Microplastics are widely dispersed throughout the environment. The risks to people and the ecosystem are still not known. Microplastics are small solid plastic particles (smaller than 5 millimetres), poorly soluble in water and non-biodegradable. Through a variety of sources and routes, a large part of microplastics ends up in the sea. The National Institute for Public Health and the Environment (RIVM) supports policymakers in tackling this problem.

Microplastics can be used as ingredients in products, for example in personal care products. The particles enter the surface water via wastewater. In addition, microplastics are created by the disintegration of litter or during the production and use of plastic products.

Plastic is cheap, lasts a long time and has endless applications. As a result, the use of plastic has grown enormously since the 1950s and is still increasing. A consequence of this is that large quantities of plastic pollute the oceans, seas and rivers and can be found as litter on land. 

Microplastics are small and barely visible, but they may have consequences for the ecosystem because they are present in water, soil and air. The small particles are absorbed into the tissues of, for example, mussels and fish and thus enter the food chain. By ingesting the particles these animals come into contact with substances that have been added to the plastic, such as weakeners that can have a disrupting effect on hormones.

Risks difficult to estimate

To date, it is not known at which concentration level microplastics affects the ecosystem. This is because microplastic is a very diverse material.  It regards different polymers in different sizes and forms, with additives such as plasticizers and flame retardants in a greater or lesser extent.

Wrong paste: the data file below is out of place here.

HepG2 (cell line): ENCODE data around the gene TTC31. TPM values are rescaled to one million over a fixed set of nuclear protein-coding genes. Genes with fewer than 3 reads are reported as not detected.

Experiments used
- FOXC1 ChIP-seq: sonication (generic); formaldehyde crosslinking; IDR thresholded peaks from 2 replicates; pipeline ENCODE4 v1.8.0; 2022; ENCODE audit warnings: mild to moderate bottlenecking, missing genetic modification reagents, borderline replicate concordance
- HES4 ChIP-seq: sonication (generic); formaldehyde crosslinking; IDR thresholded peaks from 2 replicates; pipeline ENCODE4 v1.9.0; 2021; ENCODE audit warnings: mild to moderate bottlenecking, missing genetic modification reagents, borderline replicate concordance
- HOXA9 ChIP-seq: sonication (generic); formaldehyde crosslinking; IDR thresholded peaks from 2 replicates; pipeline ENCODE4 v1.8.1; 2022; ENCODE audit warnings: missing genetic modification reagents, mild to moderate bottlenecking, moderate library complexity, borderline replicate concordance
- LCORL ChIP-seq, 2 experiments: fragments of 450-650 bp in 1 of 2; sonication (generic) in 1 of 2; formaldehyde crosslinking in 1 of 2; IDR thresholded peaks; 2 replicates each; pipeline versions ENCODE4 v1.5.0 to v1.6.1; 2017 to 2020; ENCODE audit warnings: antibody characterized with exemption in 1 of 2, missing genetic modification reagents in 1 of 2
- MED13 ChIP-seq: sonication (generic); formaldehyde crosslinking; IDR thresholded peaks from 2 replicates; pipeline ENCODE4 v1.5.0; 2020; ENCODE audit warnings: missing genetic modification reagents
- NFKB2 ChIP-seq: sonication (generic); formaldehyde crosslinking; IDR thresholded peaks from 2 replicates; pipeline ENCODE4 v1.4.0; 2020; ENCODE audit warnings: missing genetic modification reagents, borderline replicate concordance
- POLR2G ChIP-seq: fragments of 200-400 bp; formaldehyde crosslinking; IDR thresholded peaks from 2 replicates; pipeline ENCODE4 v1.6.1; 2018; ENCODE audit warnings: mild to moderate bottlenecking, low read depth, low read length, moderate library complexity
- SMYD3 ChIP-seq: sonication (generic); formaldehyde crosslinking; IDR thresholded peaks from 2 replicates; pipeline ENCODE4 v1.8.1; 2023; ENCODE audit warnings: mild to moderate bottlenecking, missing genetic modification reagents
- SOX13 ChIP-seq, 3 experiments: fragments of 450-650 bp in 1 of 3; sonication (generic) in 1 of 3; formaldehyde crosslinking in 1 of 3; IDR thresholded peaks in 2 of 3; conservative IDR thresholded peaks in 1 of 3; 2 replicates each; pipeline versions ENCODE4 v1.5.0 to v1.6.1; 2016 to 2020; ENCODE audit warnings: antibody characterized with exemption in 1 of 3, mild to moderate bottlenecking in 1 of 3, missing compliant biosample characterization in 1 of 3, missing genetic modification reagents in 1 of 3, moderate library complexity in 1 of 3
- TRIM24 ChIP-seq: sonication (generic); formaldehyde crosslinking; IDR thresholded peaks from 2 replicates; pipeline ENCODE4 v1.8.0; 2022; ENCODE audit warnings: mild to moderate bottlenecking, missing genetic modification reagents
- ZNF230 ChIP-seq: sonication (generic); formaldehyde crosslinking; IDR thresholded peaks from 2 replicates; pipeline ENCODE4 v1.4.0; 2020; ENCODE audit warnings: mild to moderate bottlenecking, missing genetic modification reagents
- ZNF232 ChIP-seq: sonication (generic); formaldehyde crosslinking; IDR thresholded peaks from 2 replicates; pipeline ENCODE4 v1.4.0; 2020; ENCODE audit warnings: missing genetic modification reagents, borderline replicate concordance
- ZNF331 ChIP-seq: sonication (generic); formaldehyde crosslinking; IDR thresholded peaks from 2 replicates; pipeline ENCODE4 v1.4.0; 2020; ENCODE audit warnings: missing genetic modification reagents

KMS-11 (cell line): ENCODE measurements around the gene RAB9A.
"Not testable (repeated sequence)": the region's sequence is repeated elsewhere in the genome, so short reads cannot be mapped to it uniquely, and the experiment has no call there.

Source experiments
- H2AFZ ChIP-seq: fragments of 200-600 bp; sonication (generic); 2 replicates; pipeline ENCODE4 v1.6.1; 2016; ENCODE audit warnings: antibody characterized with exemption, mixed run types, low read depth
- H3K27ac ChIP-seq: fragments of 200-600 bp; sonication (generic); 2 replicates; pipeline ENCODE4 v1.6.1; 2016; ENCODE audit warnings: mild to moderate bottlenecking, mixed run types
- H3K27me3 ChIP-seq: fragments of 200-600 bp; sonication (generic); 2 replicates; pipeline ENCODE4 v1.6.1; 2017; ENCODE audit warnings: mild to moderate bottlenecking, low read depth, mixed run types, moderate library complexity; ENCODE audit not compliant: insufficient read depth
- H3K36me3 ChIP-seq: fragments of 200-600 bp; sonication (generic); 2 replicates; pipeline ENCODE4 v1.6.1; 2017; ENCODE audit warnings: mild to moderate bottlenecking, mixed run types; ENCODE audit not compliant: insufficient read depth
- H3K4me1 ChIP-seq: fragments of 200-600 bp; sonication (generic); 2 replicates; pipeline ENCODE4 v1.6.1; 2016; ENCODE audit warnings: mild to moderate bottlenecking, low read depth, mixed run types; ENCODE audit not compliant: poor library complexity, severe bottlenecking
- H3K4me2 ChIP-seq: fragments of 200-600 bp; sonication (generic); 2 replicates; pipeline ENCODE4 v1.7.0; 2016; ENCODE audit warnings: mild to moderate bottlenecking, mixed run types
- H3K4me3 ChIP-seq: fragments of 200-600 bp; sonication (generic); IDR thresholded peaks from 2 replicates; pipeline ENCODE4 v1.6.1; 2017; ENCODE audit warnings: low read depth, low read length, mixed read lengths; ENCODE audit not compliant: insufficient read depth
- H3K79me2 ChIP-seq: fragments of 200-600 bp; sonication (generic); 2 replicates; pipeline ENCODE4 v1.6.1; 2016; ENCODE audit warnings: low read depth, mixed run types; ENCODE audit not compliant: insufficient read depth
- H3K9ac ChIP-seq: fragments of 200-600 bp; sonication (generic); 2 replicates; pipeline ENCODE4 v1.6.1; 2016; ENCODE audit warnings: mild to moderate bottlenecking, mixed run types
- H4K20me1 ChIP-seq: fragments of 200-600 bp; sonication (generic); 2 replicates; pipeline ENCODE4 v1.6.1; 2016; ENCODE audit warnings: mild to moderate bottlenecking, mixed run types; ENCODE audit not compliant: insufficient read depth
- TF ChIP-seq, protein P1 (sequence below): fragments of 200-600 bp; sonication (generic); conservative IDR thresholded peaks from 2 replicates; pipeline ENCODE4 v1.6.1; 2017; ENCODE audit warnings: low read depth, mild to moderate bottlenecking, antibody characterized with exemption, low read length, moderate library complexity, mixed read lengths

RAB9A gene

To take mitigating measures, it is necessary to establish a clear definition of microplastics. It should provide clarity about, among other things, the chemical composition and degradability of microplastics and the delineation with nanomaterials. This way companies are provided with legal clarity, it becomes easier to identify trends in the pollutants and policy measures can be better evaluated.  

Government measures

For decades, governments have been working on an approach to plastic in the environment and have made international agreements about this. For example, in 2008 it was established that European Member States monitor the ecological status of the marine environment and take measures to improve it (the Marine Directive).  The Dutch government employs covenants, Green Deals and awareness campaigns in order to reduce the use of plastic and the spread of microplastics in the environment. Through research, knowledge and expertise RIVM provides Dutch government with policy advice on microplastics. RIVM collaborates internationally with ECHA and the Interest Group Plastics (IG Plastics) of the European Environment Protection Agencies (EPA Network) among others.